At the Command Conference of the Police Region Office 11 in Davao the night following the incident, Philippine National Police Director General Ronald dela Rosa confirmed that the Davao blast was a terror attack and that an improvised explosive device was used.[10]

Suspected perpetrators

The Islamist militant group Abu Sayyaf, through its spokesman, reportedly claimed responsibility for the alleged bombing as it called on the mujahideen in the country to unite against the Armed Forces of the Philippines.[11] The group later denied the reports by saying that it was their allies, the Daulat Ul-Islamiya responsible for the explosion saying that the Daulat's actions was to sympathize with the Abu Sayyaf. Its spokesman said that the attacks will not stop unless Duterte were to adopt the hadith as law of the country and he himself seek conversion to Islam.[12]

Before the attack, the terrorist group reportedly vowed retaliation against the Philippine government for launching a major offensive against it recently in Sulu.[9]

The City Government of Davao has offered 3 million pesos bounty for the eventual arrest of the perpetrators.[13] Two million pesos will be given for those who can give information on the whereabouts of the bombing suspects, while another 1 million pesos will be given for those who can arrest and bring the suspects to the authorities.[14]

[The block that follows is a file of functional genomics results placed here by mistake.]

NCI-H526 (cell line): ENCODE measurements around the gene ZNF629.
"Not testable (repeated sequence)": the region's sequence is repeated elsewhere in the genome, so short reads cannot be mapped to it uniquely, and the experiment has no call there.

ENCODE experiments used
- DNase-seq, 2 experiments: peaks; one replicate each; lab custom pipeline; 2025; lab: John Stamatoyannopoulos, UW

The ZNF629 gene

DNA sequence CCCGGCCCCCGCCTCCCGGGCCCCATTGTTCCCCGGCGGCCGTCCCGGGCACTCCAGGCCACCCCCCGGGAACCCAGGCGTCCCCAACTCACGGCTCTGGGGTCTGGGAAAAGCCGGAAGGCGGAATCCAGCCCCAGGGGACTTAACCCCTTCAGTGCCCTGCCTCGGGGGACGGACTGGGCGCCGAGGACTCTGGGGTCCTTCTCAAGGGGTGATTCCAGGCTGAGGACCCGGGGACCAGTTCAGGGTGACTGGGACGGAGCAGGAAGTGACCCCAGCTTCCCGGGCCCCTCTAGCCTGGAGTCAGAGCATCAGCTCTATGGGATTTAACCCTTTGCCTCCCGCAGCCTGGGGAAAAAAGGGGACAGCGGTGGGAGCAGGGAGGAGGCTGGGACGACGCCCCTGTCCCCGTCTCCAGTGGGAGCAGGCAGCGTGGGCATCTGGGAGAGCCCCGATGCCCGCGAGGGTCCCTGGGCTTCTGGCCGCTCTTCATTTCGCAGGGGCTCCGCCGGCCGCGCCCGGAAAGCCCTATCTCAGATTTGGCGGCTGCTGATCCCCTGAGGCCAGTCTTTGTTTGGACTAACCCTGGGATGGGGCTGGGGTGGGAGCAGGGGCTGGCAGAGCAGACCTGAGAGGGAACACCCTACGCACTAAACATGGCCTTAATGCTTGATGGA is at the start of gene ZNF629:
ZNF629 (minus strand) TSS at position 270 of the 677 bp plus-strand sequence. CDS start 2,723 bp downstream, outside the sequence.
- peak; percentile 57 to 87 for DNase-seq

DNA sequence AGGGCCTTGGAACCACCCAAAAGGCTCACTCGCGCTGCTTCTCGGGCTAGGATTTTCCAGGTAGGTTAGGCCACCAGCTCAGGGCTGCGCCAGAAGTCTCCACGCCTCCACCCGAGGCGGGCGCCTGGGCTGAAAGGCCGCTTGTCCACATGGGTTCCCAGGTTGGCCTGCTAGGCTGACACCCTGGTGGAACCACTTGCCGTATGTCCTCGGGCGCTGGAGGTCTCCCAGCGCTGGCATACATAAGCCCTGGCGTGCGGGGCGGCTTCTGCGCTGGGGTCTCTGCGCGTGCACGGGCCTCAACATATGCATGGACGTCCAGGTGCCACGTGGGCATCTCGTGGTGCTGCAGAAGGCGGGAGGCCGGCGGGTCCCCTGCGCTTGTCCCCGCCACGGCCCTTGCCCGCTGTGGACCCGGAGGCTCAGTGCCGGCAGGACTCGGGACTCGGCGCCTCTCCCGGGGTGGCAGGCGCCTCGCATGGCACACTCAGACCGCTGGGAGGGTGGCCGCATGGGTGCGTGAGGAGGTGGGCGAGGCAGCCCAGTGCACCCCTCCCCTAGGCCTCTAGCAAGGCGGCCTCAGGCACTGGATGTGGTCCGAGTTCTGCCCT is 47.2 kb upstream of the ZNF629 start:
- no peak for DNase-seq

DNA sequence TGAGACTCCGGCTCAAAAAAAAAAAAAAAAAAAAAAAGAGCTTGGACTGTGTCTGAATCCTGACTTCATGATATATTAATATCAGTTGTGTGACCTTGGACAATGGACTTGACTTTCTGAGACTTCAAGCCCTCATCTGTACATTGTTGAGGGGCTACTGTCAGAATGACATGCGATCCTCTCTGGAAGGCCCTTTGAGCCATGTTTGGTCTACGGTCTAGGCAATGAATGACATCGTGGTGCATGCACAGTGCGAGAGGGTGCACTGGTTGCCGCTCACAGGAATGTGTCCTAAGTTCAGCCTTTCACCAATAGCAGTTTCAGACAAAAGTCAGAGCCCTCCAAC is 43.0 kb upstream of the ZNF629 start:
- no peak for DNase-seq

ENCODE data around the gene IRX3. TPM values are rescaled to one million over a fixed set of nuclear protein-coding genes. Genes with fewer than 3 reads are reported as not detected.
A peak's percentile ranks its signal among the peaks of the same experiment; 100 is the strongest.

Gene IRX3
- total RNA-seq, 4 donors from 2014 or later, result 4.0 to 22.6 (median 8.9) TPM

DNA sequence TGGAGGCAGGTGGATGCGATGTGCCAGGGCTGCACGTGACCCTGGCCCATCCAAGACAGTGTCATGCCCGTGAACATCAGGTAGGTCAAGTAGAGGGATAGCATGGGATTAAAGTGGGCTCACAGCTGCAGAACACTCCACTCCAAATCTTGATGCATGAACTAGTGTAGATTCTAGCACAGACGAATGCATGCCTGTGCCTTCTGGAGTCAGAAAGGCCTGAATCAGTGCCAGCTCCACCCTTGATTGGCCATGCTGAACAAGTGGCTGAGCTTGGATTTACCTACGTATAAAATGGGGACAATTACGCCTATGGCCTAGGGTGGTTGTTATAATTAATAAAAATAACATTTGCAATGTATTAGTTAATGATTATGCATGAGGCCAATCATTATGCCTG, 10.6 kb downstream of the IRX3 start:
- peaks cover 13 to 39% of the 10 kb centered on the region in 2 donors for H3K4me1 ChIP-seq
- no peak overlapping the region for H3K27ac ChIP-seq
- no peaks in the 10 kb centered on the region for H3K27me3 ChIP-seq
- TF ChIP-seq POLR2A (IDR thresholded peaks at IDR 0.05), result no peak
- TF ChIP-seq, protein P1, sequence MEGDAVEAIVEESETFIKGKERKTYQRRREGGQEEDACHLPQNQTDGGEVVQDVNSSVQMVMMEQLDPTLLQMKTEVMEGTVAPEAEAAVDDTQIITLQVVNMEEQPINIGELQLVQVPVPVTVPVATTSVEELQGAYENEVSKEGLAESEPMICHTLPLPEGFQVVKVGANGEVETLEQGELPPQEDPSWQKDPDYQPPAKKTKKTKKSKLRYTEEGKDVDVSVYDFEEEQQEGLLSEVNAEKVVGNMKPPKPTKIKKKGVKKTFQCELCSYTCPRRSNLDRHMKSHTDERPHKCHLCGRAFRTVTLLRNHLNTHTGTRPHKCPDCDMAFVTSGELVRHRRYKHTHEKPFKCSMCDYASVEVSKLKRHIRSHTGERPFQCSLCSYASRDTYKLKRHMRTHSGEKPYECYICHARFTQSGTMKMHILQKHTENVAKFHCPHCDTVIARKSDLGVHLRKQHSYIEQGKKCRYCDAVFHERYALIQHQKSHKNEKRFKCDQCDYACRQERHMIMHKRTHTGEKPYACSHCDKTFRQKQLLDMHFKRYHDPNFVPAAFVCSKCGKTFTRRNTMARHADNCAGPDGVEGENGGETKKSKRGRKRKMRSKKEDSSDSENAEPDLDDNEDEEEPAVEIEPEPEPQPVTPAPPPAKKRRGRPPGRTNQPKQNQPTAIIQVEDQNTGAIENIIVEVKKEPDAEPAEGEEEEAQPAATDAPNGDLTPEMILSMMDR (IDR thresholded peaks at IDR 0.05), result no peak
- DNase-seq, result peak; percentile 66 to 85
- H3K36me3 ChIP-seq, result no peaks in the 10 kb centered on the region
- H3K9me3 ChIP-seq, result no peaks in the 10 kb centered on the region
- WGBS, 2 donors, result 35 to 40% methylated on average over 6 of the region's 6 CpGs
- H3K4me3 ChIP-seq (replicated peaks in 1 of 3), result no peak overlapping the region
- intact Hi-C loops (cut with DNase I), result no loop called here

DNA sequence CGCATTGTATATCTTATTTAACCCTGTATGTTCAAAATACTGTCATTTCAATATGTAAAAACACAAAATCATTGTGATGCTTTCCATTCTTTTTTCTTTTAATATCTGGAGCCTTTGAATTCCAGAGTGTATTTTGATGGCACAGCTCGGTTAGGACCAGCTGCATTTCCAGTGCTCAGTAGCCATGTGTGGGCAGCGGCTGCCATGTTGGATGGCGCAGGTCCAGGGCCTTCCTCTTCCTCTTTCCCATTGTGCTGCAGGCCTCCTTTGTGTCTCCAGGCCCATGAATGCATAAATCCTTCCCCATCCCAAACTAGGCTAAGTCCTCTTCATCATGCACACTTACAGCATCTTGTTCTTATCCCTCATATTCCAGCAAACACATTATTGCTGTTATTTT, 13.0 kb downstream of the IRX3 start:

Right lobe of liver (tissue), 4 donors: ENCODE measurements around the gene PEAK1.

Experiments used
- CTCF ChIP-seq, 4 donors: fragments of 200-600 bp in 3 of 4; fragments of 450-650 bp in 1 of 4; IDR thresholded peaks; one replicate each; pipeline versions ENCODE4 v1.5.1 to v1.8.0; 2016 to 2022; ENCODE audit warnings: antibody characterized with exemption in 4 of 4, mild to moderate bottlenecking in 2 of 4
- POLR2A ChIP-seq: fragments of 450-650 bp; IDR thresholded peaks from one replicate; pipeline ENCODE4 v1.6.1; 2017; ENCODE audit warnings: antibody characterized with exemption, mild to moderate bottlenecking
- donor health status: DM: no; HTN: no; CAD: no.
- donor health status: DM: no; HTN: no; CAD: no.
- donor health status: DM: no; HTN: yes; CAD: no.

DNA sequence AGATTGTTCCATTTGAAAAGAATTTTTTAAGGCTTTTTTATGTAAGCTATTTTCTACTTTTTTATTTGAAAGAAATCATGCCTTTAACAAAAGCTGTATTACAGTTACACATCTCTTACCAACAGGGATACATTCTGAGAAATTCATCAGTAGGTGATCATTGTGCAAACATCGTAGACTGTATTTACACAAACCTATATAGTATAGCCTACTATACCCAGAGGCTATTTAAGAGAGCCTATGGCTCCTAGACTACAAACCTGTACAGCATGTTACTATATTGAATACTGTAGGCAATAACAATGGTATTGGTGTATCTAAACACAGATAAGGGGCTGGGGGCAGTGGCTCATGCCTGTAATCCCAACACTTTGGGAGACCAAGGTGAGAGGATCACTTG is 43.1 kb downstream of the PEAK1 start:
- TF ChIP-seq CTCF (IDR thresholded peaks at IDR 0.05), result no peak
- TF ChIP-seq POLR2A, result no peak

Individuals

The Philippine National Police's investigation remarked the similarities of the IED used in the bombing to the one used by Abdul Manap Mentang at the 2005 Valentine's Day bombings which was also detonated at the night market. Like in the 2005 bombings, the 2016 bombings used an IED is a mortar shell and fitted with a remote detonator. This finding caused the police to suspect that Mentang, who was at large at the time of the explosion, may be directly involved in the 2016 bombings.[15]

As of 5 September, the PNP had three "persons of interest" in connection with the bombings based from testimonies from witnesses. One of these three persons is a medium-built male in his 40s who was seen leaving a bag under a massage table. The two other persons of interest are female.[15]

On October 4, 2016, three men[16] who are linked to the Maute Group were arrested through the joint efforts of the police and armed forces and were presented to the media on October 7. The men were TJ Tagadaya Macabalang, Wendel Apostol Facturan, and Musali Mustapha. Defence Secretary Delfin Lorenzana said that the Maute Group has already established links with the Abu Sayaff and that there are "indications" that the group is aligning themselves with ISIS. There are seven other suspects which were yet to be arrested.[17]

Reactions

Domestic

Government
President Rodrigo Duterte visits a bombing victim at the Southern Philippines Medical Center on September 3, 2016

The Philippine National Police has placed all of its units nationwide under full alert following the attack[18] while the Davao City Police Office has also set up a hotline specifically for use of the victims' relatives.[19]